About 95 per cent of our municipal councils adopted their Integrated Development Plans and the Budgets and Service Delivery and Budget Implementation Plans on 30 June 2010.
It is clear that the Local Government Turn-Around Strategy has assisted in ensuring that our municipalities are able to render services to their respective communities.
Operation Clean Audit 2014
The provincial government, under Premier Hazel Jenkins, aims to promote good governance, strengthening financial management to achieve operational efficiency and encouraging accountability within municipalities.
The ultimate goal is that by 2014, all 32 municipalities in the province will achieve clean audits on their annual financial statements.
To show the seriousness of the provincial government on this matter, an Operation Clean Audit 2014 Steering Committee has been established and is convened by the Director-General in the Office of the Premier.
The Steering Committee is comprised of COGHSTA, Provincial Treasury, SALGA Northern Cape and the Development Bank of Southern Africa.
Between January and February this year the Director General dispatched Technical Teams to municipalities to assist in determining the extent of support or intervention required by municipalities in submitting Annual Financial Statements in time and the Director-General will in due course submit a comprehensive report to the Executive Council.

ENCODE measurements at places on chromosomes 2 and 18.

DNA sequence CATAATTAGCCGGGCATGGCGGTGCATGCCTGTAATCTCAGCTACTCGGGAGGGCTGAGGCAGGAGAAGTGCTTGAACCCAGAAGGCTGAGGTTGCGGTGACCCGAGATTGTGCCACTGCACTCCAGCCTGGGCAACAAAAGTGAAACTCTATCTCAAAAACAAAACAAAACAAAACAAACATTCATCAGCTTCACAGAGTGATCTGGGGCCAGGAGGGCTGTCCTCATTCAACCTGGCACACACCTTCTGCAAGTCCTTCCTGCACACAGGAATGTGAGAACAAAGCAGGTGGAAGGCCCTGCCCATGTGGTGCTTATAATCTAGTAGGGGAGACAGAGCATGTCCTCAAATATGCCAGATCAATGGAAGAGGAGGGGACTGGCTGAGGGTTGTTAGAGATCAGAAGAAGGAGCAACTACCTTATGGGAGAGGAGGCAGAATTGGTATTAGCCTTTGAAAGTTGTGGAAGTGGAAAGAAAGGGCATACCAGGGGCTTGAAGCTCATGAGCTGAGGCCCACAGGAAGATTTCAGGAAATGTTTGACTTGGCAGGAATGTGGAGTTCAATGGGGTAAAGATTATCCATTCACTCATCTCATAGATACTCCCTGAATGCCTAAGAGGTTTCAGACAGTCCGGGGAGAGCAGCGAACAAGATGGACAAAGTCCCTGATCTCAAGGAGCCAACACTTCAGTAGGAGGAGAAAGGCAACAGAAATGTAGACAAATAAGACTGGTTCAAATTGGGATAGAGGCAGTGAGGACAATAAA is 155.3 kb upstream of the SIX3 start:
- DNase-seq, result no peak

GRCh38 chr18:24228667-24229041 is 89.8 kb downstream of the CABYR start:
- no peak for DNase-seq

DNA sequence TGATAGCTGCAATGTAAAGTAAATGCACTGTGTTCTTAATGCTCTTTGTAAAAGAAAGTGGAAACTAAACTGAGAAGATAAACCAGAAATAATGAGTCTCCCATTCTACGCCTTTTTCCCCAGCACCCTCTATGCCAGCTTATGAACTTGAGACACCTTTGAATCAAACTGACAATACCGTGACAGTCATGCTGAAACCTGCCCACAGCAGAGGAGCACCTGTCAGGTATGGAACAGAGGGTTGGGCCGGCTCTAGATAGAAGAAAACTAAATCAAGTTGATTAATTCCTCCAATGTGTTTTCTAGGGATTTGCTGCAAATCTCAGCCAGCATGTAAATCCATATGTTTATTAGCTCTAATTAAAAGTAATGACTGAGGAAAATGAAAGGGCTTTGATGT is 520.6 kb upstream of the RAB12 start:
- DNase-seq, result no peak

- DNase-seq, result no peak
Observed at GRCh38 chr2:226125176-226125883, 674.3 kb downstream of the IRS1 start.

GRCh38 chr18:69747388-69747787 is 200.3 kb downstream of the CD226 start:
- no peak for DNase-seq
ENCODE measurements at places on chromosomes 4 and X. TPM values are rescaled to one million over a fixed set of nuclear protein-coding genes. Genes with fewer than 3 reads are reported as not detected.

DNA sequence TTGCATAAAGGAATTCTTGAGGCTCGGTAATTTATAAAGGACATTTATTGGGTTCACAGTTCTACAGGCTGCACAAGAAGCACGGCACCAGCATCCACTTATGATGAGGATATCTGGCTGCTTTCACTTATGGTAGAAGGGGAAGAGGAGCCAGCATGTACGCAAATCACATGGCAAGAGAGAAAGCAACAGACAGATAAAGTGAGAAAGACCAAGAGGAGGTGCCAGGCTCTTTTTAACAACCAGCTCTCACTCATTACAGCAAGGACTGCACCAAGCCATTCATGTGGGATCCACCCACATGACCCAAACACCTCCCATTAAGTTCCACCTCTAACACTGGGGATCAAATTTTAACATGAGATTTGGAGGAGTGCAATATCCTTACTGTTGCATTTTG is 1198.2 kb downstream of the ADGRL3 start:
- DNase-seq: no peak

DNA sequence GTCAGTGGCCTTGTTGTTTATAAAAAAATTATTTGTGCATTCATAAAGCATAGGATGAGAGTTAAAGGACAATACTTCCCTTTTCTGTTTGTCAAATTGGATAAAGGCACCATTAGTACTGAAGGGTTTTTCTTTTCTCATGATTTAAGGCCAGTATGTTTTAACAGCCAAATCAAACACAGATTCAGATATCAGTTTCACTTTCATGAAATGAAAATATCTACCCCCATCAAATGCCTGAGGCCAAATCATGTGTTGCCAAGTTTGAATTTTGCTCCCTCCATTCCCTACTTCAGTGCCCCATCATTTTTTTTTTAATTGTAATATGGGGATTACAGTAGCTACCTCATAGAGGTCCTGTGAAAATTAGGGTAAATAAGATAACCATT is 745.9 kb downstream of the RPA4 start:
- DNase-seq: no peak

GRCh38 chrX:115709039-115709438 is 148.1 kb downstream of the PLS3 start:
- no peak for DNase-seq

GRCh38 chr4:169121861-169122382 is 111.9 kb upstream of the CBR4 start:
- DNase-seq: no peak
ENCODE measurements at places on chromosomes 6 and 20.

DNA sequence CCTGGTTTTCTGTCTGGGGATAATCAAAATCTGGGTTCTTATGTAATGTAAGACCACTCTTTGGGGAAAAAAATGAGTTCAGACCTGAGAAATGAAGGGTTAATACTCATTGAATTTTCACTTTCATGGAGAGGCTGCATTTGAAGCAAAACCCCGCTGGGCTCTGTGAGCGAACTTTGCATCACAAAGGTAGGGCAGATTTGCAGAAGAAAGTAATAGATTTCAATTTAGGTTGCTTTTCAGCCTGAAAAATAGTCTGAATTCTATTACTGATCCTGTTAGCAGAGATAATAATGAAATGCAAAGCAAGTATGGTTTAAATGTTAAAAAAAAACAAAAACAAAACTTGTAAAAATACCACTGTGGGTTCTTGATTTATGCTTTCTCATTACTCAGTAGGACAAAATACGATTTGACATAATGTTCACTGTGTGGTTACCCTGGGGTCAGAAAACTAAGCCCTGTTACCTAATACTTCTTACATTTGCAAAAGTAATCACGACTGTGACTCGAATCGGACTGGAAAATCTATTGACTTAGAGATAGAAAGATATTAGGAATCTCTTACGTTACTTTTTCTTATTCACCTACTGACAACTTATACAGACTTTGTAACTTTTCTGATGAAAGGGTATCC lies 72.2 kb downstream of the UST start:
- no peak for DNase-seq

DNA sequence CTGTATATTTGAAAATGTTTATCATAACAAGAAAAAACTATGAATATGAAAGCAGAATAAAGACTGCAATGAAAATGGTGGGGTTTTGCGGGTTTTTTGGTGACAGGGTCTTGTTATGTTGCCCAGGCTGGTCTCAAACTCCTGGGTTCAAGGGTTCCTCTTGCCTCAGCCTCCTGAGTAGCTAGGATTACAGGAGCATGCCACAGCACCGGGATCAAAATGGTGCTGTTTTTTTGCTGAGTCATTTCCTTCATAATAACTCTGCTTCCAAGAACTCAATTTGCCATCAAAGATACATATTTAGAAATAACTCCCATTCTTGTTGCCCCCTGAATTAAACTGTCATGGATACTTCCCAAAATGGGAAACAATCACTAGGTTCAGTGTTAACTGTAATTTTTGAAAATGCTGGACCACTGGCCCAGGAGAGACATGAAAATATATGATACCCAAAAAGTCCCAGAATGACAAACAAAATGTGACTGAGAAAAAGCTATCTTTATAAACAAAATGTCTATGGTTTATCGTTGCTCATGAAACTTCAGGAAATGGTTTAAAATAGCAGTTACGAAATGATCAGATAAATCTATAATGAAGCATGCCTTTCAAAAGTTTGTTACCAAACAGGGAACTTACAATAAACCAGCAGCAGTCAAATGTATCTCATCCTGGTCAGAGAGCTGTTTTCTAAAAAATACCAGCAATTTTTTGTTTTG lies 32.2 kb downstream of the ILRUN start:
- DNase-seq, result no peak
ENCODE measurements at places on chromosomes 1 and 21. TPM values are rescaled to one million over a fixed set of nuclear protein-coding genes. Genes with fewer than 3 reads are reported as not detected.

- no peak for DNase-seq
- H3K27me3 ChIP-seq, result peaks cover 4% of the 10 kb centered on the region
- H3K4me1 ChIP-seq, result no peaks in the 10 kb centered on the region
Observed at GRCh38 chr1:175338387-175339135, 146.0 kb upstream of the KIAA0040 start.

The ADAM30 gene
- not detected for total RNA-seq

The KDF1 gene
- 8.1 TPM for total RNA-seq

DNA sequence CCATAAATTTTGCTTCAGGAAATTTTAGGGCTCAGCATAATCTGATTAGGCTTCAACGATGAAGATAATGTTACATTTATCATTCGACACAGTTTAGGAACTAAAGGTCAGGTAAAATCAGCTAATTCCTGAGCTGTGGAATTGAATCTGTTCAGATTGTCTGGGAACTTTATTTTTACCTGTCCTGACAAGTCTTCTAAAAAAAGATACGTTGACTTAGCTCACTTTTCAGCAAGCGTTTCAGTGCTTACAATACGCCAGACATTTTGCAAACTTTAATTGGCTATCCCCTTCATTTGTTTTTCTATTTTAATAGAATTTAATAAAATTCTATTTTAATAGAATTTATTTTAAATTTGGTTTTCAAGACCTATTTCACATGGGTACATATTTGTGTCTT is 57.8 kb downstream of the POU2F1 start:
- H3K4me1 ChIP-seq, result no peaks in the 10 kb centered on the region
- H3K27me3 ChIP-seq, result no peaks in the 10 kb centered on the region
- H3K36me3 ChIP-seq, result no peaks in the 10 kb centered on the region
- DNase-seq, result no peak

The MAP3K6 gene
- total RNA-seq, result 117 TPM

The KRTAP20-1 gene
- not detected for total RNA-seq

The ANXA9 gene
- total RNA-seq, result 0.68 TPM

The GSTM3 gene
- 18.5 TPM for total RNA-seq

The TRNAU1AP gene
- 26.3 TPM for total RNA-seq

As resolved during the last MUN-MEC meeting held in Upington on 16 February 2011, that is the meeting of the MEC and all 32 municipalities in the Province, which was attended by Executive Mayors, Mayors, Municipal Managers and their Chief Financial Officers, municipalities must cooperate with the provincial government in realising the objectives of Operation Clean Audit campaign.
MUN-MEC also emphasised the need to provide leadership based on a culture of honesty, ethical business practice and good governance, and also to ensure oversight responsibility regarding financial and performance reporting and compliance and related internal controls.